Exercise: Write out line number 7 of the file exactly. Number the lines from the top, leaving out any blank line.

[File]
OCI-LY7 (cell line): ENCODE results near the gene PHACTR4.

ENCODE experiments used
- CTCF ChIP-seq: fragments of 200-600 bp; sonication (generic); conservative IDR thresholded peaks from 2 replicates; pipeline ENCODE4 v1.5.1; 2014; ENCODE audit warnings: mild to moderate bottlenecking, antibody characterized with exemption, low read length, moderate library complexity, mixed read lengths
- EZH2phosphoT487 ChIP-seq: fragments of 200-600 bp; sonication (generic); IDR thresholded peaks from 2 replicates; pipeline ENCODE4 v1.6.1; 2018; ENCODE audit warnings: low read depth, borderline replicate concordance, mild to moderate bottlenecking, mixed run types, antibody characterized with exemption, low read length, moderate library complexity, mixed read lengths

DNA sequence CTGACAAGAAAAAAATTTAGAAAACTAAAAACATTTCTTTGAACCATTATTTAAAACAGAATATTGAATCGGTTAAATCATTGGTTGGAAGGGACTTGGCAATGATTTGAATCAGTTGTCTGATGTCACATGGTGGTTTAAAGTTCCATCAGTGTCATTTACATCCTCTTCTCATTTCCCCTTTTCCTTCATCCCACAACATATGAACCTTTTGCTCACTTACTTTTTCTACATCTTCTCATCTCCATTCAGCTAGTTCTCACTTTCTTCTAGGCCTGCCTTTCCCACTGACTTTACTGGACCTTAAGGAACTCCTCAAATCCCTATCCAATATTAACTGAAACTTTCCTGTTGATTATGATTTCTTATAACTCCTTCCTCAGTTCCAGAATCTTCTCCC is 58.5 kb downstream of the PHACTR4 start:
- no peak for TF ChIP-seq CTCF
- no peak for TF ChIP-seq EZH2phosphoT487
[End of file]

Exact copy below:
- no peak for TF ChIP-seq EZH2phosphoT487